An image caption is a short explanation, usually no more than one sentence long. Captions are positioned underneath images or illustrations and are usually used in news and magazine articles.
The difference between alt text and a caption is that alt text only provides a short description of an image when it is not already clearly visible and when the computer mouse is hovered over the image. A caption is used to add detail to an image accompanying text and will either describe the image or draw attention to it, by explaining its relevance to the article or other piece of text.
The main points to remember when writing a caption are:
The two examples below show two different types of caption.
Jisc Digital Media run webinars on a monthly basis
The photograph above of two team members of Jisc Digital Media rehearsing a webinar. While the caption underneath does not describe the image itself, it is relevant to what is happening in the image and to what Jisc Digital Media does as a service.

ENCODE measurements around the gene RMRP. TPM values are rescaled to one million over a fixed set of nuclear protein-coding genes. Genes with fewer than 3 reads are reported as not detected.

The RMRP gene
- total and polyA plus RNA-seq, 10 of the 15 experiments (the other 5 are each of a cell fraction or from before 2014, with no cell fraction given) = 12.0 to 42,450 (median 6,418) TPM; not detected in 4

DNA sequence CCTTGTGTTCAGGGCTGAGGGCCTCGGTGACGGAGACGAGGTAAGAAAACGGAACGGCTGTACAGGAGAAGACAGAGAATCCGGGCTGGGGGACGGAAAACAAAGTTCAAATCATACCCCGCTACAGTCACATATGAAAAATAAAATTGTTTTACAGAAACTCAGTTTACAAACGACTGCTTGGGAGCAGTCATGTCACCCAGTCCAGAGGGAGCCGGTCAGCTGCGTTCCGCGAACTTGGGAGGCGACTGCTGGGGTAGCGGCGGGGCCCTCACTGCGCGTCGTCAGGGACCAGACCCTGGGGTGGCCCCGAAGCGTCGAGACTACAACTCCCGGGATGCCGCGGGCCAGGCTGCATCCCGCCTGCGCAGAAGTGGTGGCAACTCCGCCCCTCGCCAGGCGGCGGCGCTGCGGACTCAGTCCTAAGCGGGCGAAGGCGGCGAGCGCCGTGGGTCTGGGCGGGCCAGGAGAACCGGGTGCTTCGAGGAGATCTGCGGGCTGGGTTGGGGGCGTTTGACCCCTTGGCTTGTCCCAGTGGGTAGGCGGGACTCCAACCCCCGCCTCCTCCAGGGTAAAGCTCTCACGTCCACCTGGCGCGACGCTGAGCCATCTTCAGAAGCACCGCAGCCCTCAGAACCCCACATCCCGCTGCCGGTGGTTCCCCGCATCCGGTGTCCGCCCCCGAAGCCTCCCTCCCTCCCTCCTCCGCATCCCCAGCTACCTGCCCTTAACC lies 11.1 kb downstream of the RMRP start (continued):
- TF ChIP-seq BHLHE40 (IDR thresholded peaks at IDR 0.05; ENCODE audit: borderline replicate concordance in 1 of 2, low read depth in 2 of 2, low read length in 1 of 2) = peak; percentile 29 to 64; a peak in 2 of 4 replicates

This is a photograph of the famous ‘Painted Ladies’ houses in San Francisco, taken by photographer Tony Hoffarth, who had uploaded it onto his Flickr account. The caption shows what information you must provide when using someone else’s work that has a Creative Commons licence. You must provide the title of the image, the original creator’s name and the type of Creative Commons licence that the image has.